1) Lafferty collections are notoriously hard to find and tend to be on the expensive side—at least for 60s/70s paperbacks. I’ve already read two or three stories in the one below in different anthologies over the years—I remember “Continued on Next Rock” (1970) most clearly. The Jack Gaughan cover evokes the sheer oddness of Lafferty’s visions. Does it illustrate a story in the collection?
2) Readers have spoken highly of this particular Leiber novel. So I found a copy… not cheap. Alas. See, I sometimes listen to suggestions!
3) I always buy Soviet SF collections. The editor is uncredited but Judith Merril provides a five page introduction I’m eager to read. Maybe she’s the editor? EDIT: According to The Internet Speculative Fiction Database, Judith Merril holds the copyright — indicating that she is the uncredited editor.
4) My first Olaf Stapledon. Someone whose influence I’ve read widely about and been aware of for years. It’s about time I added a few of his works to my collection. I love Paul Klee, but not the art used for the Penguin cover! (In the Land of the Precious Stone, 1929).
All images are scans from my own collection (click image to zoom).
As always, thoughts/comments are welcome.
1. Strange Doings, R. A. Lafferty (1972)
(Jack Gaughan’s cover for the 1973 edition)
From the inside page: “FROM BIZARRE HUMOR TO SHEER HORROR, the sixteen stories in this surprising book cover the entire range of fantasy. All are off-beat with the wry, playful, unboundaried imagination that has gained R. A. Lafferty a steadily increasing following of delighted readers. Stories such as “World Abounding,” “The Man with the Speckled Eyes,” Entire and Perfect Chrysolite,” and the Hugo-contending “Continued on Next Rock,” reveal Lafferty penetrating to the zany realities of the human and inhuman condition.
You will have to move through strange worlds of personality literally splitting itself, of nightmares becoming true and preferred, of the perils of doubting and the hazards of believing. And in each story you will move through the individual and beautiful styles of a master of the unexpected turn of phrase, idea and situation.”
2. Our Lady of Darkness, Fritz Leiber (1977)
(Richard Powers’ cover for the 1977 edition)
From the back cover: “On the bright San Francisco morning that Western saw the gray, shadow-boned horror peering out at him from his own apartment window, the city became a realm of terror with no escape. For this evil-spawn lurked in every airshaft and alleyway, feeding on the despair and screams of the modern city as the daemons of old fed on the fears of their dark age. It had chosen him, and it had chosen well…. As terrifying as THE EXORCIST, as chilling as SALEM’S LOT, OUR LADY OF DARKNESS explores the nightmare forms of the supernatural in the modern age.”
3. Path into the Unknown, intro by Judith Merril (1968)
(Richard Powers’ cover for the 1968 edition)
From the back cover: “THE NEW WORLD OF SOVIET SCIENCE FICTION where robots challenge their creators for domination of the Earth…
where a strange form of mutation threatens to change men into beasts…
where human needs and values are locked fateful battle with the totalitarian ethos of the machine..
These are but a few of the themes reflected in this gathering of flittering gems of Soviet Science Fiction. Like all great SF, these dazzling flights of the imagination will shake up your previous ideas of the possible and the probably. And they may also drastically alter your conception of just what is happening in Russia today.”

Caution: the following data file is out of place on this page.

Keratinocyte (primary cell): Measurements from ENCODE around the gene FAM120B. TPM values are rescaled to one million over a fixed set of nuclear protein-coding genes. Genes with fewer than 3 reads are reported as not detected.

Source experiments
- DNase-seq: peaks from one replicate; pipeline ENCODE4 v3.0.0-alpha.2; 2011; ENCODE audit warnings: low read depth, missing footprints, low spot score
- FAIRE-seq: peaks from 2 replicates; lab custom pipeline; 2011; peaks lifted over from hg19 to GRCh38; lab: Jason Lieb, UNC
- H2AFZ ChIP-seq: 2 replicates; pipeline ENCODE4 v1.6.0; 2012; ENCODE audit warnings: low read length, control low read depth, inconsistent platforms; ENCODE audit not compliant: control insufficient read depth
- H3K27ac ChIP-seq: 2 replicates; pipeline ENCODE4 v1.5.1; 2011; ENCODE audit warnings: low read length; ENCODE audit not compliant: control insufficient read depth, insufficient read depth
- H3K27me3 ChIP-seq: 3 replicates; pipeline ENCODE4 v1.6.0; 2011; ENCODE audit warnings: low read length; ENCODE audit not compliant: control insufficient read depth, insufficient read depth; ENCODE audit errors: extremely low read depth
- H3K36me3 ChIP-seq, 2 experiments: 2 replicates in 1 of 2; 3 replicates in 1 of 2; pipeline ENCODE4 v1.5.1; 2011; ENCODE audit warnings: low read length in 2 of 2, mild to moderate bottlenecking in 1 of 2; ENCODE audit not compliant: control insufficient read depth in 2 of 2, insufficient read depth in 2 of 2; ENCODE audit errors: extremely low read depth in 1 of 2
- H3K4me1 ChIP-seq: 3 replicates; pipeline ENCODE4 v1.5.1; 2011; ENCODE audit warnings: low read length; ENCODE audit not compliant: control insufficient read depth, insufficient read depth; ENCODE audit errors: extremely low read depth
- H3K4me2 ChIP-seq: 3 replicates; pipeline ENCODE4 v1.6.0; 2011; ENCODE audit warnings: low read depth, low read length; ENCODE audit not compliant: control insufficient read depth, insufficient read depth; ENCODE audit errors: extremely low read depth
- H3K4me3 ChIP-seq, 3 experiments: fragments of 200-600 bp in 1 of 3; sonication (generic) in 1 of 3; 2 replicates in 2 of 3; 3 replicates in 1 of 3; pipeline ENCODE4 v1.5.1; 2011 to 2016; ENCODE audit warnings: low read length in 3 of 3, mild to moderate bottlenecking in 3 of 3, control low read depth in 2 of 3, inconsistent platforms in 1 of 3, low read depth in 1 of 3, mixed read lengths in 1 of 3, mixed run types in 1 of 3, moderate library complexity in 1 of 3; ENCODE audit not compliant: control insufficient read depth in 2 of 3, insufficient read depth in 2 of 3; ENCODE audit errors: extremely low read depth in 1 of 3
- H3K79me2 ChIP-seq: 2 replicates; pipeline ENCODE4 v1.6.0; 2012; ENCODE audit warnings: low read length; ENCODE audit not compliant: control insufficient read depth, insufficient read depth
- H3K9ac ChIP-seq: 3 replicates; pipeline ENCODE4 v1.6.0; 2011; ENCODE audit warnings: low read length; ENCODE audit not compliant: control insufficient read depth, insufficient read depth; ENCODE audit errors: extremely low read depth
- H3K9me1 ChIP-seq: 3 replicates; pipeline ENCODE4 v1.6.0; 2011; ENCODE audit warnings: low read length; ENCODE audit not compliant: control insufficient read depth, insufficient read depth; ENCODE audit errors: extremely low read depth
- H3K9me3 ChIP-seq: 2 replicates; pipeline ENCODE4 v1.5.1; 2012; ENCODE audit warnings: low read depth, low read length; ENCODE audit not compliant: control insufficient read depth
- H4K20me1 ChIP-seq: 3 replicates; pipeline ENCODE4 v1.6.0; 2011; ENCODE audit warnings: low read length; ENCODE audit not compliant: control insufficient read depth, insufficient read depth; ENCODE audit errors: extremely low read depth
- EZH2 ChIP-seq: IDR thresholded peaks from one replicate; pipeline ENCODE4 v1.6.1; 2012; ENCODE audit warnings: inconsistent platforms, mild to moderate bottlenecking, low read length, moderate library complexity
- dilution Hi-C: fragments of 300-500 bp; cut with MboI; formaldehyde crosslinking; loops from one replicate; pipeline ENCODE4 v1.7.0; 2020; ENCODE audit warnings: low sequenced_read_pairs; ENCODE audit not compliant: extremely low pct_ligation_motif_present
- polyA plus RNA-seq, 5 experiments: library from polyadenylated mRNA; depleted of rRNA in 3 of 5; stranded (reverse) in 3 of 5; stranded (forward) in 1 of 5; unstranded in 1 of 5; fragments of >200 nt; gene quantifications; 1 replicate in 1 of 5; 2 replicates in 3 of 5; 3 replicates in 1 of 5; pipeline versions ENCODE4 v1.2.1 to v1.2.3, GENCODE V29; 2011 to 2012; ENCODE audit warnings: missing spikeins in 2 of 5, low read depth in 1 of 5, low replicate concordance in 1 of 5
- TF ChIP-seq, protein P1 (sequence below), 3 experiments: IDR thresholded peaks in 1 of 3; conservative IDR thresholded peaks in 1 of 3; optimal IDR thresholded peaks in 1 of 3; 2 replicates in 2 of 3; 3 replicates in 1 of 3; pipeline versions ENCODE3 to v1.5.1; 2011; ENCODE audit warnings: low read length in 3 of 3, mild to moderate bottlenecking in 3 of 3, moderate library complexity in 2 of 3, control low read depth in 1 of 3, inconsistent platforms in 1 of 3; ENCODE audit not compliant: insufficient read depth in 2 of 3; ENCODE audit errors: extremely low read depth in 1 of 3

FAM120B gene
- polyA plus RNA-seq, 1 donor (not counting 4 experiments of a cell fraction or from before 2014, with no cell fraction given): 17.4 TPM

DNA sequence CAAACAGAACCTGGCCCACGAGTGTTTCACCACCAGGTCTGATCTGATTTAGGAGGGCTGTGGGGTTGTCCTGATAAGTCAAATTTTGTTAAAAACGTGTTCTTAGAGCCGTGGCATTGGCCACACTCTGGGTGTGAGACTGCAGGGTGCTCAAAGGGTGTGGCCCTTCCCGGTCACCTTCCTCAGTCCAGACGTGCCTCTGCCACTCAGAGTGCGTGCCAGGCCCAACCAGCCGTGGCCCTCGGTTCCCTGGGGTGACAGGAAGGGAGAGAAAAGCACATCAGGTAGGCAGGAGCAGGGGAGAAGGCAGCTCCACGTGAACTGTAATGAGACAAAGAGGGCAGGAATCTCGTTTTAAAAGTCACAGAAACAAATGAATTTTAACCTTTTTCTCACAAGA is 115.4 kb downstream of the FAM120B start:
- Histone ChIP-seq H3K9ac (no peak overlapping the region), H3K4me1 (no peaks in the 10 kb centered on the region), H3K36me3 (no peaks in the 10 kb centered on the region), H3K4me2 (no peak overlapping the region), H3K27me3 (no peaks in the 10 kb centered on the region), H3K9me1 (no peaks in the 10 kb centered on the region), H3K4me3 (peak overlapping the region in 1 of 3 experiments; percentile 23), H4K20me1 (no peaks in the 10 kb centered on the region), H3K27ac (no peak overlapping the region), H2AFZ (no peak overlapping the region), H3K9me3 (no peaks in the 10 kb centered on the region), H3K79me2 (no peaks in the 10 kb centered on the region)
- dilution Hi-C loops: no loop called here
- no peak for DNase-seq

4. Sirius (variant title: Sirius: A Fantasy of Love and Discord), Olaf Stapledon (1944)
(Paul Klee’s cover for the 1964 edition)
From the back cover: “Sirius is a tale of immense and tragic pathos in which Olaf Stapeldon evokes the terrible loneliness of a dog born with the mind of a man. Thomas Trelone’s life-work was to explore the possibilities of producing a superman by experimenting with the hormone injections into various mammals. Sirius himself is infinitely the most successful of these trials. he is the only viable puppy born with the brain capacity of a human being, but he still has the senses, the instincts, and the physique of a dog. Born at the same time as Plaxy, Thomas’s youngest daughter, the child and puppy brought up together, share the same lessons, and develop an intense understanding of one another’s humanness and dogness.
It is the inevitable conflict between Sirius’s intellect and instincts and its effects upon the girl, Plaxy, which was produced one of the most moving of the ‘Wonder Stories’ we call Science Fiction.”
40 thoughts on “Updates: Recent Science Fiction Acquisitons No. CLXX (Leiber + Lafferty + Stapledon + Soviet SF Anthology)”
Good luck with your Olaf Stapleton.I haven’t read that one.The only ones I have,are “Last and First Men” and “Star Maker”,but I really preferred SM.I feel a bit skeptical when regarding it to those two,but is probably quite enjoyable and lighter in tone,as well as a good one to start with.
“lighter in tone” is what gives me hope of enjoying Sirius and Odd John. That’s not to say I didn’t enjoy Last and First Men and Star Maker (I did!), just that I can imagine Stapledon pulling off a lighter enjoyable read with aplomb. These two books have been on my to-read list for quite some time.
From what I know of the book, it is far from “lighter in tone.” The stupidity of man. Violence. Religious Fanaticism. War War II. These are its themes.
Having not read it, Sirius sounds more like Kafka’s “Investigations of a Dog” (1922) than a hybrid Homeward Bound (1993) containing some Stapledon philosophy smattered about…. Of course, my off the cuff analogy could be completely wrong — haha.
Sounds as if it has the same riveting intensity as the other two.There is a collection of his short stories I’d like to go for.
“Last and First Men” was excellent really,which was a densely strutured history,but “Star Maker” was I thought,less opaque,more cerebral and mystifying.It depends on personal preference though I suppose.
Nice finds! My Path into the Unknown has no introduction, and it doesn’t credit the compiler or the translator either!
Which edition did you have again Kaggsy? Would you like me to send you the intro in PDF form? Judith Merril has long been one of my favorite authors + editors (mostly for England Swings SF)
It is frustrating, but unsurprising, that no translators are listed….